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Thursday, July 08, 2010

I Thought You were Dead

I Thought You were Dead is a thoroughly enjoyable read. Proof? During the hours I spent with this book I completely forgot that dogs can't talk, at least not the way Stella can. Stella is a seer in her own four footed way, a sage even, pointing out that humans are not as evolved as they think they are, that they drink to drive away stress at the wrong end of the day, (after the "big dog" has gone away) and that they spend a ridiculous amount of time being sad about the things they aren't. "Am a failed wolf? Or is a wolf a failed dog?" she asks her owner in a discussion about scientists' tendency to see dogs as something less than they should be. While the conversation itself is rich and funny, the subtext is more so. 

Paul isn't nearly as evolved as Stella. Living the half-life leftover existence that often seems to follow a divorce, he's still trying to sort out all the details of who he is (and isn't) and why his girlfriend can claim to love him and still be seeing someone else, how to help his father who's just had a stroke, finish the book he's contracted to write, and step out of the shadow of a successful older brother. 

Strangely, he doesn't seem concerned about why his dog talks to him and this is part of the book's charm. While this may seem like a childish theme on the surface, the book is anything but as evidenced by this quote (one of my favorites): 

What, he wondered in his beer, would the Zen masters do? Did their hearts break like everyone else’s? Did they drive past their ex’s house at two a.m. to see if the light was on in the bedroom window? He drew a deep slow breath and focused on the rhythm of his own heart, until a freight train split the night, blasting towards Brattleboro, making the whole world shake. He wondered who was driving that train, headed towards home or away from it? Did the engineer know where love goes when it dies? Or how it was possible that hummingbirds can cross the ocean while words can fail to fly a half pillow’s distance? And those cold winter nights, when snow obscured the tracks, did the engineer lose faith? That the rails would be there? That the bridges would hold? That there really was a Vermont? That there really was a train, and the clickety clack wasn’t just the sound of the heart moving towards the vanishing point, growing fainter, beat by beat? Neither engineer nor Zen master, he spent his nights in bars, thinking how love fills the veins with neon until you glow. How love enters like the day Houdini was born, amid nurses in fishnet stockings, doctors in top hats and tails, asking for silence as they levitated mother Houdini, passed a brass hoop around her while she pushed and groaned, the calliope playing merrily until suddenly and with great flourish, the doctors pulled from between her legs a bouncing 7 lb. white rabbit, and the hospital gasped, as a baby was heard to cry from inside a padlocked cabinet in the next room. Love’s arrival always astonished him, after so much pain and gnashing of teeth, presto --- ta da! Then one night he looked out the bar room window to where his dog waited for him in the snow, some nights so long a cap of white formed on her head, and by this realized it does not matter how love arrives. With apologies to Houdini, that was not the trick. The miracle was how love stays, enduring and steadfast, loyal as the gentle beast who ever at his side asked only to be included, fed, walked, giving in return more love than could reasonably be asked for, logically expected, or credibly deserved.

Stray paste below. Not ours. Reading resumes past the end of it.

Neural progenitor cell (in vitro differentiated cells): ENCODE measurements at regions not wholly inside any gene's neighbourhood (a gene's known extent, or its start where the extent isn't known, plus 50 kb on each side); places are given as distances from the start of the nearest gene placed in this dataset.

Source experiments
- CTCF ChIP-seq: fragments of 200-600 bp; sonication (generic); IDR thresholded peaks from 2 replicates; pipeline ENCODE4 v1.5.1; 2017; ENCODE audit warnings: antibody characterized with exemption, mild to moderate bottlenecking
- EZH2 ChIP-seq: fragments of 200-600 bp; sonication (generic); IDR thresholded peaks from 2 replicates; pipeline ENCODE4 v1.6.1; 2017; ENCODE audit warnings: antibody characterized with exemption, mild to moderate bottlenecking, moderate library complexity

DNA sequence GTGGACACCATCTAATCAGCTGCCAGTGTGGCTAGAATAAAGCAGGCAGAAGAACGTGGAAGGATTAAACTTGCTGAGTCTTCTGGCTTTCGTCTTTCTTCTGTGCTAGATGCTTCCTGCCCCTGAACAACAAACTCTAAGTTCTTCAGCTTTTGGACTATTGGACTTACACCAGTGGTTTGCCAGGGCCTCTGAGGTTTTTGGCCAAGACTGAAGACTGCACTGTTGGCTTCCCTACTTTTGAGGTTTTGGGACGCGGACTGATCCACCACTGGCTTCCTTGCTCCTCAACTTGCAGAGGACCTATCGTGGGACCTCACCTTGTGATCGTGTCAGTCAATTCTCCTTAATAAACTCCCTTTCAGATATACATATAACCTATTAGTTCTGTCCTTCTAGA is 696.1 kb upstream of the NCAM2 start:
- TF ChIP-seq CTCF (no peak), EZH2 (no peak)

There's a sizable excerpt HERE if you're interested in reading more.

I just realized that this is the second dog book I've mentioned here, the last one being The Story of Edgar Sawtelle in January of 09. Interestingly, this particular entry continues to bring a lot of traffic by way of google, most of them searching for crib notes and reading group discussion topics. It's nice to be useful, though I sometimes wonder if that entry has become a clearing house of information for people who haven't studied. 

If you don't have the time to read anything else this summer consider this one. It's a relatively quick, easy read that will put a smile on your face (at least) and  a thoughtful hmmm in your heart. 

3 comments:

Anonymous said...

Mary ~ what a great review ~ can't wait to get my copy from the local library! eileen

Jayne said...

That sounds like a great read, thanks!
Reminds me of a fav in my bookcase Lives of the monster dogs

Mary Paddock said...

I hope you do, Eileen. Let me know what you think.

Jayne--Ooh! I'll have to look for that one. Thanks!